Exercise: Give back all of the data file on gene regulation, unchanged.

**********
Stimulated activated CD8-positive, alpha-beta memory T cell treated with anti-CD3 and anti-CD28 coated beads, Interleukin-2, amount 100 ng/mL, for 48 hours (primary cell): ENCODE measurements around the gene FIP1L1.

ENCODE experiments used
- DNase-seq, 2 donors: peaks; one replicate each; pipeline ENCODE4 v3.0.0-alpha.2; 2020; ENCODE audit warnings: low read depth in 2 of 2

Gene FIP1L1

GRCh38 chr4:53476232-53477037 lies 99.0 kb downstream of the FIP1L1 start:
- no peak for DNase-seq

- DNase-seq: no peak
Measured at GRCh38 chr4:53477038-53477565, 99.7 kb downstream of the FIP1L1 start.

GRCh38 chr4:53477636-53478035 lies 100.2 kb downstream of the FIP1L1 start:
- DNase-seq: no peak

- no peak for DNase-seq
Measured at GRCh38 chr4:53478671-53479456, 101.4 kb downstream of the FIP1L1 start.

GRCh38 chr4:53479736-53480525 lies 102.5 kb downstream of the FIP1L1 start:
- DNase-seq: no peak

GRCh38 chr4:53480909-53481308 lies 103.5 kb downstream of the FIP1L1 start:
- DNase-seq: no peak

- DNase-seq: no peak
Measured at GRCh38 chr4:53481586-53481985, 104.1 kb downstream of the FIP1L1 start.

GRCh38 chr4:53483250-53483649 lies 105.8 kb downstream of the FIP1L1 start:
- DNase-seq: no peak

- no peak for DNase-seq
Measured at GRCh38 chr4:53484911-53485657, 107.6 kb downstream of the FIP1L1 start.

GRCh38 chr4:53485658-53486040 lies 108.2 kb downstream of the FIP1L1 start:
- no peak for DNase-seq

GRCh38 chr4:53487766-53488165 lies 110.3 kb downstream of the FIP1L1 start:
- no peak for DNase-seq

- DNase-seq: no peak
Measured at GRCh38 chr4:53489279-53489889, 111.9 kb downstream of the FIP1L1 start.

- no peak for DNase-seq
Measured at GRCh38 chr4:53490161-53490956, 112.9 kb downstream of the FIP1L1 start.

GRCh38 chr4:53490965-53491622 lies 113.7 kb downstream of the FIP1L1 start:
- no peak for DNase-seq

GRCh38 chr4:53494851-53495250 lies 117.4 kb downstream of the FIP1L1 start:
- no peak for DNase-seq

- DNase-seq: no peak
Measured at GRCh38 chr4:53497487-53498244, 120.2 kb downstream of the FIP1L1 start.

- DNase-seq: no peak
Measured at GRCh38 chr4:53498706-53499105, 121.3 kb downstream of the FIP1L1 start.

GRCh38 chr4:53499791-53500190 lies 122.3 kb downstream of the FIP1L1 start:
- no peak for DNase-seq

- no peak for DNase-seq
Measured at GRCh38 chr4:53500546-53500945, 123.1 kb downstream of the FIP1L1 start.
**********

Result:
Stimulated activated CD8-positive, alpha-beta memory T cell treated with anti-CD3 and anti-CD28 coated beads, Interleukin-2, amount 100 ng/mL, for 48 hours (primary cell): ENCODE measurements around the gene FIP1L1.

ENCODE experiments used
- DNase-seq, 2 donors: peaks; one replicate each; pipeline ENCODE4 v3.0.0-alpha.2; 2020; ENCODE audit warnings: low read depth in 2 of 2

Gene FIP1L1

GRCh38 chr4:53476232-53477037 lies 99.0 kb downstream of the FIP1L1 start:
- no peak for DNase-seq

- DNase-seq: no peak
Measured at GRCh38 chr4:53477038-53477565, 99.7 kb downstream of the FIP1L1 start.

GRCh38 chr4:53477636-53478035 lies 100.2 kb downstream of the FIP1L1 start:
- DNase-seq: no peak

- no peak for DNase-seq
Measured at GRCh38 chr4:53478671-53479456, 101.4 kb downstream of the FIP1L1 start.

GRCh38 chr4:53479736-53480525 lies 102.5 kb downstream of the FIP1L1 start:
- DNase-seq: no peak

GRCh38 chr4:53480909-53481308 lies 103.5 kb downstream of the FIP1L1 start:
- DNase-seq: no peak

- DNase-seq: no peak
Measured at GRCh38 chr4:53481586-53481985, 104.1 kb downstream of the FIP1L1 start.

GRCh38 chr4:53483250-53483649 lies 105.8 kb downstream of the FIP1L1 start:
- DNase-seq: no peak

- no peak for DNase-seq
Measured at GRCh38 chr4:53484911-53485657, 107.6 kb downstream of the FIP1L1 start.

GRCh38 chr4:53485658-53486040 lies 108.2 kb downstream of the FIP1L1 start:
- no peak for DNase-seq

GRCh38 chr4:53487766-53488165 lies 110.3 kb downstream of the FIP1L1 start:
- no peak for DNase-seq

- DNase-seq: no peak
Measured at GRCh38 chr4:53489279-53489889, 111.9 kb downstream of the FIP1L1 start.

- no peak for DNase-seq
Measured at GRCh38 chr4:53490161-53490956, 112.9 kb downstream of the FIP1L1 start.

GRCh38 chr4:53490965-53491622 lies 113.7 kb downstream of the FIP1L1 start:
- no peak for DNase-seq

GRCh38 chr4:53494851-53495250 lies 117.4 kb downstream of the FIP1L1 start:
- no peak for DNase-seq

- DNase-seq: no peak
Measured at GRCh38 chr4:53497487-53498244, 120.2 kb downstream of the FIP1L1 start.

- DNase-seq: no peak
Measured at GRCh38 chr4:53498706-53499105, 121.3 kb downstream of the FIP1L1 start.

GRCh38 chr4:53499791-53500190 lies 122.3 kb downstream of the FIP1L1 start:
- no peak for DNase-seq

- no peak for DNase-seq
Measured at GRCh38 chr4:53500546-53500945, 123.1 kb downstream of the FIP1L1 start.